+58 # REDPILLED 2015-11-29 18:56
Also, because Islamist terrorism has replaced the USSR/World Communism as a global threat, the arms industry now has an endless enemy to provide endless profits for it and their legally-bribed partners in crime, the politicians.
 
 
+28 # Anonymot 2015-11-29 18:31
Very interesting and sensible, although I wonder if this is as true for the leaders as it is for the everyday extremist soldier.

The root of our problem is the absolute failure of our national leaders to even vaguely understand any thought process but that of people like themselves. I promise you, no one at the top of al Qaida or ISIS thinks like everyone at the top of the CIA/DOD/NSA, etc. or our political leadership.
 
 
+16 # Stilldreamin1 2015-11-29 19:14
What's the role of artificial stimulants in these radicals' violence? I read the Saudi prince who was caught with a large supply of such uppers intended to give them to ISIS fighters going into battle. I wonder if the French tested the attackers'bodie s- those that remained intact- for drugs. There must be some common sense explanation for these young mens' willingness to carry out heinous acts of mass violence. Alienation and indoctrination don't quite cut it.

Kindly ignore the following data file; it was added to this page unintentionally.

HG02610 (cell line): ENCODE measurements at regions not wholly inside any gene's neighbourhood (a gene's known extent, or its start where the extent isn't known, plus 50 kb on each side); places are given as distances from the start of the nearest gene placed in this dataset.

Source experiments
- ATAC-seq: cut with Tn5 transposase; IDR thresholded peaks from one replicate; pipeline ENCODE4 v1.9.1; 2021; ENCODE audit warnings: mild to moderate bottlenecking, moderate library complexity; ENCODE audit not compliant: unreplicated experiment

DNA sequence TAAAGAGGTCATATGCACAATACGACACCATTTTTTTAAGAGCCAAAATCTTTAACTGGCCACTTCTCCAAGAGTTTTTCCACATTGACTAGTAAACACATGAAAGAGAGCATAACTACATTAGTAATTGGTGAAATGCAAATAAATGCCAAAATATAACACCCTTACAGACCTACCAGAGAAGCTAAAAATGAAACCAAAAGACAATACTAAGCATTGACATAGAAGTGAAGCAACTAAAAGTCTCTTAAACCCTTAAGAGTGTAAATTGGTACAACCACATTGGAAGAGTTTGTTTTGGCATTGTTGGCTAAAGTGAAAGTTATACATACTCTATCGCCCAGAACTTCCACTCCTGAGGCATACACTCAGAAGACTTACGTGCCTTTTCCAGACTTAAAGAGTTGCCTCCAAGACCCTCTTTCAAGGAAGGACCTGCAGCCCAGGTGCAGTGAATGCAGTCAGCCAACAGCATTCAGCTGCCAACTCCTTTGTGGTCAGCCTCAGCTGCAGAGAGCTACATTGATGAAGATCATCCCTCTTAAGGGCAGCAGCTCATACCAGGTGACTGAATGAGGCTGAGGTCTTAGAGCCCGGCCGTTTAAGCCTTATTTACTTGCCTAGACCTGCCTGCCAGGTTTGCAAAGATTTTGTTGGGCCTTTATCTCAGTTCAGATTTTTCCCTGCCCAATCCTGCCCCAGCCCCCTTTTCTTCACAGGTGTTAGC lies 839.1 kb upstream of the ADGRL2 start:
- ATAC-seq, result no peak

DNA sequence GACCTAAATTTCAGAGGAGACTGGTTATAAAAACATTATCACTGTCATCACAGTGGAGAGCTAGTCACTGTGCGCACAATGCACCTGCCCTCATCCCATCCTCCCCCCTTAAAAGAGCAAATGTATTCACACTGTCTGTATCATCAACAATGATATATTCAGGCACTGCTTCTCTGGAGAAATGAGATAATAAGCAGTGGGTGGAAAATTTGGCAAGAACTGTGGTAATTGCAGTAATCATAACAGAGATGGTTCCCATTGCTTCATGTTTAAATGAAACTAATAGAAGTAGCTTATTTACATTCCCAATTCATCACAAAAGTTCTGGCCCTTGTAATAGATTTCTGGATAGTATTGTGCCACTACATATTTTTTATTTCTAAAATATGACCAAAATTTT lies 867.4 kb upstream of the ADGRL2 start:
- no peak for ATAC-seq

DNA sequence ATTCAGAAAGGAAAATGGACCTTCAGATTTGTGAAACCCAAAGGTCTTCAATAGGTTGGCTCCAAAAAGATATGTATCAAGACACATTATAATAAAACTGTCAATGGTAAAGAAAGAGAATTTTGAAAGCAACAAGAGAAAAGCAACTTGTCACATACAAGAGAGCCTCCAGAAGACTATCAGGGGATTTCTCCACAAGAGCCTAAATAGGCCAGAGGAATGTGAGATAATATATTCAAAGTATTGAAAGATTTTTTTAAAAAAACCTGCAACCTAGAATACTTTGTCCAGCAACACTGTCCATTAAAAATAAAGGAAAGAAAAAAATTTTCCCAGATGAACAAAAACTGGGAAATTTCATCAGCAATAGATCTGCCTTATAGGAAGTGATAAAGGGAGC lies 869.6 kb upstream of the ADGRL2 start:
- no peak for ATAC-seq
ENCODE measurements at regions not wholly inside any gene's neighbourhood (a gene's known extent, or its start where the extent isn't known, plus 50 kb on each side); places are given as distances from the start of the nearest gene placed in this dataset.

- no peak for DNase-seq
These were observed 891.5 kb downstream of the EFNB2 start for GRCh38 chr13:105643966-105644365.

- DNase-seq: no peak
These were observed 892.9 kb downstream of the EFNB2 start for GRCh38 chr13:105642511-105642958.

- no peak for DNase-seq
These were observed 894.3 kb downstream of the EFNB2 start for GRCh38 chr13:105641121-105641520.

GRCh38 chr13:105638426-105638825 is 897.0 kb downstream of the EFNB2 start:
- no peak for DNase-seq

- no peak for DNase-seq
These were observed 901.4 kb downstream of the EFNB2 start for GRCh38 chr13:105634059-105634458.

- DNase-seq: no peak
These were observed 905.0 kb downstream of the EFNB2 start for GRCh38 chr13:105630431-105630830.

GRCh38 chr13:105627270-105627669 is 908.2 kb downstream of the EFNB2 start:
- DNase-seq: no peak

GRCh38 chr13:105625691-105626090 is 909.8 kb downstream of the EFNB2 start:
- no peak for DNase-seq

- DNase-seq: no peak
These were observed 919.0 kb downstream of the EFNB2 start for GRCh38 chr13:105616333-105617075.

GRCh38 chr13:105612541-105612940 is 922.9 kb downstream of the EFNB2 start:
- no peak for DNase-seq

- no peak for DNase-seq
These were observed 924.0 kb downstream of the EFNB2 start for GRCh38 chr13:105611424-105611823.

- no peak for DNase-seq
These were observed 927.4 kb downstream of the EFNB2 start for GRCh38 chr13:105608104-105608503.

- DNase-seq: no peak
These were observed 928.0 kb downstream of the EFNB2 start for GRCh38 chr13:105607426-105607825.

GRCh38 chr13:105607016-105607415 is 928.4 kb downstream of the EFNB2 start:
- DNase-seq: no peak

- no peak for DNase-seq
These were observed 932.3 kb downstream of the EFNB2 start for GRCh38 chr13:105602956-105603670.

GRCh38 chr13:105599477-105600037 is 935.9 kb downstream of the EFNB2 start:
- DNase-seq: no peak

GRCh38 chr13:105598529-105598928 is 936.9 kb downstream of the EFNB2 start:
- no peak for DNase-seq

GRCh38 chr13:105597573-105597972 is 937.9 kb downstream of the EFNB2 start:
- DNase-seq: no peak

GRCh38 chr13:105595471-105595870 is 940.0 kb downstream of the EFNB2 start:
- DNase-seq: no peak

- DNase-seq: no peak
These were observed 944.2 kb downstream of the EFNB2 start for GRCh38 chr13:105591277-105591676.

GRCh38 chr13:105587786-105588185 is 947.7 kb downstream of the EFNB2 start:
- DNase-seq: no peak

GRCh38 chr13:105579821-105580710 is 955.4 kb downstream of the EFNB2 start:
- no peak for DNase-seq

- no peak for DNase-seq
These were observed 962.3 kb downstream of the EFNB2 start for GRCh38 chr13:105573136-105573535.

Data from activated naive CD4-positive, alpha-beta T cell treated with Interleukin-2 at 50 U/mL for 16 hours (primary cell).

0 # JJS 2015-12-02 17:18
My brother told me that there was "standard issue" amphetamines dished out during the Vietnam era to any soldier who wanted it. Not sure what they are pushing now a days. Crack, maybe.
 
 
+7 # ChrisCurrie 2015-11-29 19:28
Yes, ISIS members in Syria and Iraq should be subjected to a propaganda campaign to destroy their credibility in their own eyes as well as in the eyes of the population they live in. We must utterly destroy the credibility of their ideology!
 
 
+12 # barbaratodish 2015-11-29 20:47